ISTQB CHAPTER 4: Test Design Techniques – Black-box test design

Tram Ho

1. What is the Black-box testing?

  • Black-box testing is the performance of testing the functionality of an application without regard to its internal structure, design or coding.
  • The main purpose is to confirm whether the software works in response to the customer’s specification or expectations.
  • Usually performed by testers.
  • Applicable for stages:
    • Unit test
    • Integration test
    • System test
    • Acceptance test
    • Regression testing.

2. Black Box test design

2.1 Equivalence partitioning (EP) – Equivalent Partitioning (EP)

  • The technique of partitioning inputs and outputs into regions of similar behavior to be treated in the same way
  • One value in the active equivalence region -> means that the remaining values ​​in the region will work as well
  • When design tests will include all valid and invalid partitions

Example: At a vegetable shopping site. This page only allows you to submit orders when you purchase a minimum of 0.5 kg and a maximum of 25 kg.

From there we can divide into 3 equivalent partitions as follows:

Zone 1: x <0.5 kg

Zone 2: 0.5 kg <= x <= 25 kg

Area 3: x> 25 kg

Since the system only accepts the value “0.5 gram <= x <= 25 kg”, this is called a valid partition. The remaining 2 partitions are invalid.

2.2 Boundary value analysis (BVA) – Marginal value analysis (BVA)

  • Boundary: The value at the edge of each equivalent partition
  • This value is often not as accurate as the values ​​inside the equivalence range, so it is the place where errors are most common
  • Two-point boundary: the maximum and minimum value of the equivalent partition
  • Three boundary values: values ​​before, at and immediately above the boundary value
  • Design tests should include all valid and invalid boundary values

As in the above example, we have 2 marginal values ​​0.5 and 25

When referring to an equivalent partition, it will be given priority to pick the middle values ​​to test (eg 0.2, 15, 35) while with “Two-point boundary” it will be the boundary values: 04, 0, 5, 25, 25.1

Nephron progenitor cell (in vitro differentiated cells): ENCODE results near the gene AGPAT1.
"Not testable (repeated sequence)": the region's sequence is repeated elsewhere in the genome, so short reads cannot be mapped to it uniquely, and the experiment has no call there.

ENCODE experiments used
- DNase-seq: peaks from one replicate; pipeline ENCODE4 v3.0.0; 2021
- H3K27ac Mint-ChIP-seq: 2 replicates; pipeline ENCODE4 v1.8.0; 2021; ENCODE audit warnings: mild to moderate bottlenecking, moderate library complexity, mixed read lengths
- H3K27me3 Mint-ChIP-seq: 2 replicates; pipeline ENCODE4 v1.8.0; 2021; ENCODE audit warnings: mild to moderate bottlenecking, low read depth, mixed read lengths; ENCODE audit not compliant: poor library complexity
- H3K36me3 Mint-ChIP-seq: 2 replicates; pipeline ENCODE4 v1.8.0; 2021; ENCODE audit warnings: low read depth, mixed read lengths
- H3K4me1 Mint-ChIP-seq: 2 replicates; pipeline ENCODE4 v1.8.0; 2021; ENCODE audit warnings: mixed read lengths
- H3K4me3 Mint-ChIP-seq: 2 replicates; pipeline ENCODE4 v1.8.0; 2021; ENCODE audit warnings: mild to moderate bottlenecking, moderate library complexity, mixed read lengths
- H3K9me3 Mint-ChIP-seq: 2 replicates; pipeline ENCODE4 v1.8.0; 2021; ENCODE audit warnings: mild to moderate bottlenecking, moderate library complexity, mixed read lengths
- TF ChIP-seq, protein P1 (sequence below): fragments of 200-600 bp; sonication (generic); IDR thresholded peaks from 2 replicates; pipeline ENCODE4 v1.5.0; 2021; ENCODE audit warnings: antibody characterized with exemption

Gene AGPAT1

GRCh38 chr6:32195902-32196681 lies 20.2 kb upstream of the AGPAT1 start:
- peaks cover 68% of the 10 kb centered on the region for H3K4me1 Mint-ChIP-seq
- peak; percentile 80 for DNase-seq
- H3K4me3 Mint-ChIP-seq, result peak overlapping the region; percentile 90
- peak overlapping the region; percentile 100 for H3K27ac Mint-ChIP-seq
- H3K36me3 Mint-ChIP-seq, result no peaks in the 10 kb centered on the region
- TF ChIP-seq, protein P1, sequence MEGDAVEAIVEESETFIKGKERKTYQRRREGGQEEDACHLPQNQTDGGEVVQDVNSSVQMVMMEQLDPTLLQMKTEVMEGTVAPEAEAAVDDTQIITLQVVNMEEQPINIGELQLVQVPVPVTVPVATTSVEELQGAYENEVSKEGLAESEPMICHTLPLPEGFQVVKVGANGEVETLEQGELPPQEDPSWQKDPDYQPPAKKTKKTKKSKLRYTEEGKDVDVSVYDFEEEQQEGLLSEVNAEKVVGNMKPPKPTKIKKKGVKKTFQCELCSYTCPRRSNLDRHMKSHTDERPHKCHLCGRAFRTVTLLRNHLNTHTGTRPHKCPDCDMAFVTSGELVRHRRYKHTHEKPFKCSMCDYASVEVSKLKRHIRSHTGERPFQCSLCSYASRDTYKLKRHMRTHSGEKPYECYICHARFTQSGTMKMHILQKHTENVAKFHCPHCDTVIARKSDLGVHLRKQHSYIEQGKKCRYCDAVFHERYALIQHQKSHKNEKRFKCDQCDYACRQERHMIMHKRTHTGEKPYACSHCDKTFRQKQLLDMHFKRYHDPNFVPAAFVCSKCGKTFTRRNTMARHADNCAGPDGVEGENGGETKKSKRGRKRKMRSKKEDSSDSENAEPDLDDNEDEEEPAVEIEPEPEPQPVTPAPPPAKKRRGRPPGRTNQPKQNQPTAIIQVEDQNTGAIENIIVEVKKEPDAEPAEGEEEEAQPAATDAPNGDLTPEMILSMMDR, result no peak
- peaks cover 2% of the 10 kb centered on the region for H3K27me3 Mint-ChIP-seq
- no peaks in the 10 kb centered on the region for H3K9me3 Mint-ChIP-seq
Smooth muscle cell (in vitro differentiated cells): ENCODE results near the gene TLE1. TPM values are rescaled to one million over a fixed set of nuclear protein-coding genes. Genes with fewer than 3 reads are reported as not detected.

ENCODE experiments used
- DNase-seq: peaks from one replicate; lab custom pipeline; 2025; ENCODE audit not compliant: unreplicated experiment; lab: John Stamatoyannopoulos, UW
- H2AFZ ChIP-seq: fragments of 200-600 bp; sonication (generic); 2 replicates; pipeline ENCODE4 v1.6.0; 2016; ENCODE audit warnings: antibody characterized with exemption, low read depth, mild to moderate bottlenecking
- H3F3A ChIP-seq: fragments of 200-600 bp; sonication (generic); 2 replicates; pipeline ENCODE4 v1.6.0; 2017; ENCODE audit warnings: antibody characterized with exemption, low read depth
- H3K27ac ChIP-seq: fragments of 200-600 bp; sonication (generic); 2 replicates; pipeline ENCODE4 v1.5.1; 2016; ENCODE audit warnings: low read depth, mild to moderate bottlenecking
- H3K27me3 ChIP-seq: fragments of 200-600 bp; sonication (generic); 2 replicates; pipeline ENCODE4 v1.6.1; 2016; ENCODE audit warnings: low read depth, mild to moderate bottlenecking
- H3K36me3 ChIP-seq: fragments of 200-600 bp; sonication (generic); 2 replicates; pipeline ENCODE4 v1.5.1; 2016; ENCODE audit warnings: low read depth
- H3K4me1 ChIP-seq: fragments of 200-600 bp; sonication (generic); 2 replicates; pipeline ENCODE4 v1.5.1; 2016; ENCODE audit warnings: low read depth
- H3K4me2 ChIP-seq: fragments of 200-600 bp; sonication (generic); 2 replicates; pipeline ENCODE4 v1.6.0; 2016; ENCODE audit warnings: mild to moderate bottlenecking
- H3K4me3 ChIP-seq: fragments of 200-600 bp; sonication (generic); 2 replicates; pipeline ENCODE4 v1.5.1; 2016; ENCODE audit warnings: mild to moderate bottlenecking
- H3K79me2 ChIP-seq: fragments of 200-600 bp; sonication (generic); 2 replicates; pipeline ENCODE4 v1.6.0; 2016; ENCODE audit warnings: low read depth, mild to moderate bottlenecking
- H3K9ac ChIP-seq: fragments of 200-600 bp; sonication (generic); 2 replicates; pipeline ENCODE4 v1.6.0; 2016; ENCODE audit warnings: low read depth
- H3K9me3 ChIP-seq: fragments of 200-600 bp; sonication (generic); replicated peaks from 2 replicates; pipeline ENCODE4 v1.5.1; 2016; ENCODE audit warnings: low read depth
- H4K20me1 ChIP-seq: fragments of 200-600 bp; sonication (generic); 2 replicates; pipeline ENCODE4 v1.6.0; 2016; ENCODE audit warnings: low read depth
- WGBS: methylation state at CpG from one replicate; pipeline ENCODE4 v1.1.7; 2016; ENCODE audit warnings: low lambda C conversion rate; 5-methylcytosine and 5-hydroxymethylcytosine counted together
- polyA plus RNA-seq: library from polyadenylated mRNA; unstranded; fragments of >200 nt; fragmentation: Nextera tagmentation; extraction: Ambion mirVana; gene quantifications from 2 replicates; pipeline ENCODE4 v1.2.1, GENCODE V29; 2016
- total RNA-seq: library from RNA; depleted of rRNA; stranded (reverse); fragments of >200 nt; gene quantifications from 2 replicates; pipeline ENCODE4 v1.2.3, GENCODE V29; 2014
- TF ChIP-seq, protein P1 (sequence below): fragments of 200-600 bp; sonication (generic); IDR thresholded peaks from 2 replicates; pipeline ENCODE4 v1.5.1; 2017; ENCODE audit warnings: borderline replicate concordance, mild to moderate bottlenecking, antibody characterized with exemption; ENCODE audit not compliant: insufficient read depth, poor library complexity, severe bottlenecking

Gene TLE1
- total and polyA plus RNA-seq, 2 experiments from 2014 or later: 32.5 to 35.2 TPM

Similarly three boundary values: 0.4, 0.5, 0.6, 24.9, 25, 25.1

2.3 Decision tables – decision table

  • Discover combinations of inputs, outputs, actions: Determines input values, possible actions, and possible output. From there create a table to keep track of possible cases.
  • The values ​​for conditions and actions are usually displayed as Boolean (True or False) values.

A simple example for the login form


Combining the true / false conditions of the input will give different results. Corresponding to the possible circumstances.

From there, you can pick the appropriate test case to ensure coverage.

2.4 State transition testing – Test transitions

  • Using the state transition graph to see possible software states, passing different Input values ​​produces different state results. From there, have an overview and understand the handling of the system

For example: ATM station allows access to the account when the user enters the wrong pin number not more than 3 times, if more than 3 times, the card will be swallowed.

From the request above we have a state diagram table as shown below

To cover 100% state transition coverage, make sure all state is passed => like this example we have 2 tcs as below:

TC1: Start ==> Access to account

TC2: Start ==> Eat Card

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Source : Viblo